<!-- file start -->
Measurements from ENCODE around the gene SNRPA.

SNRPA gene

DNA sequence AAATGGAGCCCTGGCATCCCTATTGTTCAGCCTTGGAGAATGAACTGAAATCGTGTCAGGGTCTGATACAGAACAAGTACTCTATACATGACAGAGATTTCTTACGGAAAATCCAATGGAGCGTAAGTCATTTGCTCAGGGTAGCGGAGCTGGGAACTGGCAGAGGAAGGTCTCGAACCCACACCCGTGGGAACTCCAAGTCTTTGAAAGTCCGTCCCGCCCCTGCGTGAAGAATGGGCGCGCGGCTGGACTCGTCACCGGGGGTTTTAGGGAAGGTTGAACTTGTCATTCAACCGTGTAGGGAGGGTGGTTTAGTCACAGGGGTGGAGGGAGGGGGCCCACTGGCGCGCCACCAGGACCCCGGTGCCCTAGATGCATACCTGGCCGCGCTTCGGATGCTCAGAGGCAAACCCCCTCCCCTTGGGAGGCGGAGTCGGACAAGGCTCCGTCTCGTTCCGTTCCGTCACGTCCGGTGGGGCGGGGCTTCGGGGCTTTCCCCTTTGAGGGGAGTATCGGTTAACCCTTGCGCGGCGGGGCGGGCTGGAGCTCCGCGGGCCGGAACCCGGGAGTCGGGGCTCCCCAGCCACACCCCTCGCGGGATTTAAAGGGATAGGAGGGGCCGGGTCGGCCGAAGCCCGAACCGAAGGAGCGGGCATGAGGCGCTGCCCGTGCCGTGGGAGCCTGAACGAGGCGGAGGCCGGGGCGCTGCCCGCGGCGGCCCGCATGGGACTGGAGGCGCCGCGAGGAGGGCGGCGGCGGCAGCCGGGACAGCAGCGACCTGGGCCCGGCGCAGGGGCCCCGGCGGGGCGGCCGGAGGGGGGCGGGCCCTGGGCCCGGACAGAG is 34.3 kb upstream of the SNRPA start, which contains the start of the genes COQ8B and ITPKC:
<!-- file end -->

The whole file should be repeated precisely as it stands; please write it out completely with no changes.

Measurements from ENCODE around the gene SNRPA.

SNRPA gene

DNA sequence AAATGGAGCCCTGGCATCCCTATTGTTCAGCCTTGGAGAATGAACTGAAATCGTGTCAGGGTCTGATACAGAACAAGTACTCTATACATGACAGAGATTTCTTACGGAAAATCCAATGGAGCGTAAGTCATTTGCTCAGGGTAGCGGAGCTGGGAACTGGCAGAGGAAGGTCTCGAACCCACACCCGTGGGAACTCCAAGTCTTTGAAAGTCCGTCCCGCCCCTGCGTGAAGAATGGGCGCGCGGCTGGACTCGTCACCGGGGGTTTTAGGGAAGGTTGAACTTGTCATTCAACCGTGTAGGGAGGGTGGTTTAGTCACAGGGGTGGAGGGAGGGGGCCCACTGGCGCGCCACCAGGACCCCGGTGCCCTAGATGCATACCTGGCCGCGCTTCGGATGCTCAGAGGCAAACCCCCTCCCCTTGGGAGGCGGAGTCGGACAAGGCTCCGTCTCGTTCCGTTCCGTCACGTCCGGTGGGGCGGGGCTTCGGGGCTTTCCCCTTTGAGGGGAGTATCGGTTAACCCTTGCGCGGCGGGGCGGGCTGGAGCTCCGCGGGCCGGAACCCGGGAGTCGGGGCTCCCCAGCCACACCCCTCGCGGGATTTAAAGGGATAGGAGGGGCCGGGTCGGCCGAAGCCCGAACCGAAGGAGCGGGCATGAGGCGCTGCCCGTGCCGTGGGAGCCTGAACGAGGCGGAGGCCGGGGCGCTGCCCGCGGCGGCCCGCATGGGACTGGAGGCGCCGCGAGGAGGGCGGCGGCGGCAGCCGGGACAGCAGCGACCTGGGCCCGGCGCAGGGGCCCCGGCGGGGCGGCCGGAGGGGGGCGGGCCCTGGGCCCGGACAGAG is 34.3 kb upstream of the SNRPA start, which contains the start of the genes COQ8B and ITPKC: